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Some businesses close, others thrive amid pandemic

Lack of foot traffic hurt some stores in Market Square, while others are opening now across Downtown Knoxville.

KNOXVILLE, Tenn. — Since March, we've watched businesses fail and close and some open and thrive during the pandemic.

Just in the downtown area since June, The Casual Pint, Knoxville Chocolate Company, Myrtle's Chicken + Beer, Frussies Deli and Bakery and Viet Bread and Tea have all closed.

Less foot traffic, especially in Market Square, led to more closures.

Knoxville Chocolate Company closed its doors in March when many businesses were ordered to close and never opened back up.

A "for lease" sign is now taped to the window, next to a door locked so long it has cobwebs on it.

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Down a few storefronts, Myrtle's has taped up windows.

Its front patio still has tables, but now only serves as a place for people to hide out from the rain.

Myrtle's website doesn't exist anymore.

Amidst all these closures, three new businesses are opening right next to each other in the Old City.

Hen+Hoc Butcher Shop opened at the end of July.

Kaizan's new restaurant location is under construction now.

In the middle of these two businesses, all in the former Crown and Goose location, is Honeymouth.

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"We built a retail leather goods brand that's rooted and founded in spreading encouragement and kindness and positivity," said owner Georgia Vogel.

Vogel started Honeymouth as an online shop.

She was able to make it through the pandemic by making and selling face masks. For every mask bought, two were donated.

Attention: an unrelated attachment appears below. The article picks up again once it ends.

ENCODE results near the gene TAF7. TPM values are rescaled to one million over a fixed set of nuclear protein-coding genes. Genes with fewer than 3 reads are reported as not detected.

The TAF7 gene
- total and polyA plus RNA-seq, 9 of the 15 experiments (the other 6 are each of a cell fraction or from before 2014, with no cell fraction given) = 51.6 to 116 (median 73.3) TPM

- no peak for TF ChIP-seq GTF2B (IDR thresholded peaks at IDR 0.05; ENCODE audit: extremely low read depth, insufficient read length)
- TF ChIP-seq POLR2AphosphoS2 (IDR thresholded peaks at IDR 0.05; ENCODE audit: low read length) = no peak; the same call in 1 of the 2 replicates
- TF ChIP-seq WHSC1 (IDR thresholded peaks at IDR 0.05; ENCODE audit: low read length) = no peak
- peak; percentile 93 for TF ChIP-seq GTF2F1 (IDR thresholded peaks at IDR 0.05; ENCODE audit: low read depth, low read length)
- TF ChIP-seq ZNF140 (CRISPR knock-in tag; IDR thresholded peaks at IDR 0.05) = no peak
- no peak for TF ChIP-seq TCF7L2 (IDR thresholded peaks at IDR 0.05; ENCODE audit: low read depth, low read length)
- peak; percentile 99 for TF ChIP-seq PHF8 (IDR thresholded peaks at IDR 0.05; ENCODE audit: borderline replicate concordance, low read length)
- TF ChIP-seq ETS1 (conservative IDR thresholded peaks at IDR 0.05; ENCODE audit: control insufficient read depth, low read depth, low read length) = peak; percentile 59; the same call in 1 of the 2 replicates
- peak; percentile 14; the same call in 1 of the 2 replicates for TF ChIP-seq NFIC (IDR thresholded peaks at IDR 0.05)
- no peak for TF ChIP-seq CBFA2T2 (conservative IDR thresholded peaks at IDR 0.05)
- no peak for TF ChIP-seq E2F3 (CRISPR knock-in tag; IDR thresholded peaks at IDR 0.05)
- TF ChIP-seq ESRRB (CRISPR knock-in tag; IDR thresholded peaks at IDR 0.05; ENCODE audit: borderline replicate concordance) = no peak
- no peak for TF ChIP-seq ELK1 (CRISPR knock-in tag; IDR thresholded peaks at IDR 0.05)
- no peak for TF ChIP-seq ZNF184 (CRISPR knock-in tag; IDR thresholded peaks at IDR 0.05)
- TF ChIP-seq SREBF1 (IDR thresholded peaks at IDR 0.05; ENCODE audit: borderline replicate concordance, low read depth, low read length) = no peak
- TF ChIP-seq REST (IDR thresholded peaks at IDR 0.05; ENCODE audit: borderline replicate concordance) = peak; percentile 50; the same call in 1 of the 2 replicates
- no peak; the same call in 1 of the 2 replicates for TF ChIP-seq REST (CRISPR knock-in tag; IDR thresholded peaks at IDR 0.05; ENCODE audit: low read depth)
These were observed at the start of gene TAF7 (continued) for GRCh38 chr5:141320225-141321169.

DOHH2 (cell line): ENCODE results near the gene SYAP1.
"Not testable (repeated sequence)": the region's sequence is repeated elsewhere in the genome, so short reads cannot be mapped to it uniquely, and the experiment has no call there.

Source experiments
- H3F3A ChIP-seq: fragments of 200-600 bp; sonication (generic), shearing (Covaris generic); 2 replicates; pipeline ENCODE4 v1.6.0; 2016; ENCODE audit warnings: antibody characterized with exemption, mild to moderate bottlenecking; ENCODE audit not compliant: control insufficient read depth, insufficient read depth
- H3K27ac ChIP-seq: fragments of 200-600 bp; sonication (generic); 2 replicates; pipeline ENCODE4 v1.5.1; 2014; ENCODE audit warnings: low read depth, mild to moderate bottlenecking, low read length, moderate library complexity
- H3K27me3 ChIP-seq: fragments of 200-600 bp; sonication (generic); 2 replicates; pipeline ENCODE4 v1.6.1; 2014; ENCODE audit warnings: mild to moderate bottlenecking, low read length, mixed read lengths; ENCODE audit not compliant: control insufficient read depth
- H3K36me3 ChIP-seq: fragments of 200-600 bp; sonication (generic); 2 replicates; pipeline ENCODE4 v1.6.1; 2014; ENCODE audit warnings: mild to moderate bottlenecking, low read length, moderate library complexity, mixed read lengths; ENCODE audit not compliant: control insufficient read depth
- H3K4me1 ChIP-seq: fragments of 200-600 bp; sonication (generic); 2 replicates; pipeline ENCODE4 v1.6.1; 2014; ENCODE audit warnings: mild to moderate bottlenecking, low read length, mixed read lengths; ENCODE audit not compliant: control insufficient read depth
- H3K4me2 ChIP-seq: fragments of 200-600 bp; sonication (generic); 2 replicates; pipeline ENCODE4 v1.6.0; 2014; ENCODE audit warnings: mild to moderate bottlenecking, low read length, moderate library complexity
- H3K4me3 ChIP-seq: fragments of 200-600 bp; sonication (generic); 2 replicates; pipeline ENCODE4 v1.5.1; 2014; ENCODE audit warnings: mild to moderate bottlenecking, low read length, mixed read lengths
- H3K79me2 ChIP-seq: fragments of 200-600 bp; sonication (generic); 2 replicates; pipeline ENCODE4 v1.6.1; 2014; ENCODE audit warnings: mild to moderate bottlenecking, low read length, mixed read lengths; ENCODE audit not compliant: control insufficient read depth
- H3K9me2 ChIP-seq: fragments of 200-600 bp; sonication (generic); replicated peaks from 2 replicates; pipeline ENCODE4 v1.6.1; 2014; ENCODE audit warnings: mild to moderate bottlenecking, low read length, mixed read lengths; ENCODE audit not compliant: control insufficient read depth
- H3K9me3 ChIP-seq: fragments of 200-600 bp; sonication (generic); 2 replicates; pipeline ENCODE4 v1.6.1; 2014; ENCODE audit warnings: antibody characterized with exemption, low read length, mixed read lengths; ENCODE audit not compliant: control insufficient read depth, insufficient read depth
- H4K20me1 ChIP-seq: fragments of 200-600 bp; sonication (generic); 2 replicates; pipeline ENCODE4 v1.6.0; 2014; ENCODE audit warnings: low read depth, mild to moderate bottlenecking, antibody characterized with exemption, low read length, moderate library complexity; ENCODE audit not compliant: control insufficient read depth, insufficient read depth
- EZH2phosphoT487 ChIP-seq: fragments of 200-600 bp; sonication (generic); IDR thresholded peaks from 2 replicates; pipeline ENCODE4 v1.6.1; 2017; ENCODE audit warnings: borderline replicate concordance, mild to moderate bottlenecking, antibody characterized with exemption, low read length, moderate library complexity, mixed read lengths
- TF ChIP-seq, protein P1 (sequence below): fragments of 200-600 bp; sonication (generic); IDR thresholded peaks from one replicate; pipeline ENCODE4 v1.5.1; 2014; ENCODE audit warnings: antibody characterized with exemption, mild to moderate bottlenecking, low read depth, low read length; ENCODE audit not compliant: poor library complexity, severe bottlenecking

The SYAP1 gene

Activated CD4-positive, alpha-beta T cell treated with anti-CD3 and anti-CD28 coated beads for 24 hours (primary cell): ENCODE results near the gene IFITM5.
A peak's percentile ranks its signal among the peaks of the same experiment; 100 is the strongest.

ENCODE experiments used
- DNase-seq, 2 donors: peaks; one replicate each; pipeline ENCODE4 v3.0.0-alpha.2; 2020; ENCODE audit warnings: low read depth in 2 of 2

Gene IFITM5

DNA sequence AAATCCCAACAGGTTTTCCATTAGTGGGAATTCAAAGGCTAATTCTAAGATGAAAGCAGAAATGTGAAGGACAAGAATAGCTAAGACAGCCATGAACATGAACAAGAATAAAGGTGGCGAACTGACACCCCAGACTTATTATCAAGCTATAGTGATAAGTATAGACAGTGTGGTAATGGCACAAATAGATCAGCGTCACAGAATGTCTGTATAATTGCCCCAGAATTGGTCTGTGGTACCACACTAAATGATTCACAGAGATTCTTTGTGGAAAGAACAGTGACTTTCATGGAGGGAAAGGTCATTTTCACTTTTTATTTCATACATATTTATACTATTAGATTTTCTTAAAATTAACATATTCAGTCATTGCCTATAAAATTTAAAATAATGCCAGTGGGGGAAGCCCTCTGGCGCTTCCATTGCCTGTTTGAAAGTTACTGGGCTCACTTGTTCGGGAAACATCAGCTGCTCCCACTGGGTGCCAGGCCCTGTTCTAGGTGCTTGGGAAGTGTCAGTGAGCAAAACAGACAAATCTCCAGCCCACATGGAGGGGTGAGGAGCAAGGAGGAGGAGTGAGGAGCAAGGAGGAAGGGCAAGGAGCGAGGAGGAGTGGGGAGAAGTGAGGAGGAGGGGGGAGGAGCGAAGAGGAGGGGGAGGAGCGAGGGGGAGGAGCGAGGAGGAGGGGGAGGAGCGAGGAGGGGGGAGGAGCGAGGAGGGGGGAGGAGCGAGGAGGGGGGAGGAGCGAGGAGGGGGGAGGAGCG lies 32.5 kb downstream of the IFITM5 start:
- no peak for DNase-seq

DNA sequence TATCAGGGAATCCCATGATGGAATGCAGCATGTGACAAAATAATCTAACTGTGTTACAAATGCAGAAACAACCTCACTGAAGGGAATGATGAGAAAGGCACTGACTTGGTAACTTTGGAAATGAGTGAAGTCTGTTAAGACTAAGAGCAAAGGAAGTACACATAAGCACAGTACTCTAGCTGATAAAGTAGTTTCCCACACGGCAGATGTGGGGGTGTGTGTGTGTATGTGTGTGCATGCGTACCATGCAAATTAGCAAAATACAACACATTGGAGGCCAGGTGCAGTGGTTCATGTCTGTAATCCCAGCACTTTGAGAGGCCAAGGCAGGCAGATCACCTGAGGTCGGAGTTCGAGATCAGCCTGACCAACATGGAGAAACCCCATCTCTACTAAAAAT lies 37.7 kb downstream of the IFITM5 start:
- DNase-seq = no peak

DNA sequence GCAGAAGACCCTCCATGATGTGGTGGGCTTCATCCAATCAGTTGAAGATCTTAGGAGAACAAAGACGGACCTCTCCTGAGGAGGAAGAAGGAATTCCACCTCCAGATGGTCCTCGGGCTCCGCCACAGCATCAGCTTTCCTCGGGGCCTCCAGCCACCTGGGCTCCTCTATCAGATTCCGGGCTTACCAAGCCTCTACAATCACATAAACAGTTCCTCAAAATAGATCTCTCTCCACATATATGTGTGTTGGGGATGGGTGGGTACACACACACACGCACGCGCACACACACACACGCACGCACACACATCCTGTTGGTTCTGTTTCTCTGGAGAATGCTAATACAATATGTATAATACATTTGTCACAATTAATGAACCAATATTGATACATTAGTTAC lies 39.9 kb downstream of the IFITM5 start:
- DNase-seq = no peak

The art teacher at South-Doyle Middle School will now sell her handmade leather goods at her new shop, opening in September.

"Now more than ever I feel like people need a space, community space, some place where they can be that isn't in the home but still kind of insights that same happiness and sparks that same joy," said Vogel.

Honeymouth will host small events, parties, and workshops. There will be a maker space in the store, with Instagram-able murals designed by one of Vogel's former students painted on the walls.

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Vogel will sell other local products at the Honeymouth store, including plants from new home-based, online business Oglewood Avenue.

"I did a Facebook sunroom sale of plants that just didn't fit in my new house," said owner Jade Adams. "That took off and all plants were gone pretty quickly, like within minutes."

Adams has a microbiology degree from UT.

She tied that with her love of plants to open a business mid-pandemic that's bloomed so fast because it gave people in quarantine a new hobby.

"People are at home more so they're looking at their home decor, they're kind of stuck at home and so having a plant kind of teaches you how to care for it, you get to watch it grow," said Adams.

Adams said she's lucky she can do all her business online and didn't face the same fate as many of the brick and mortar stores that were forced to close.

She is hoping to open up a space or plant warehouse next year.

Adams and Vogel hate to see other businesses close, but encourage other entrepreneurs not to hold back even in uncertain times.

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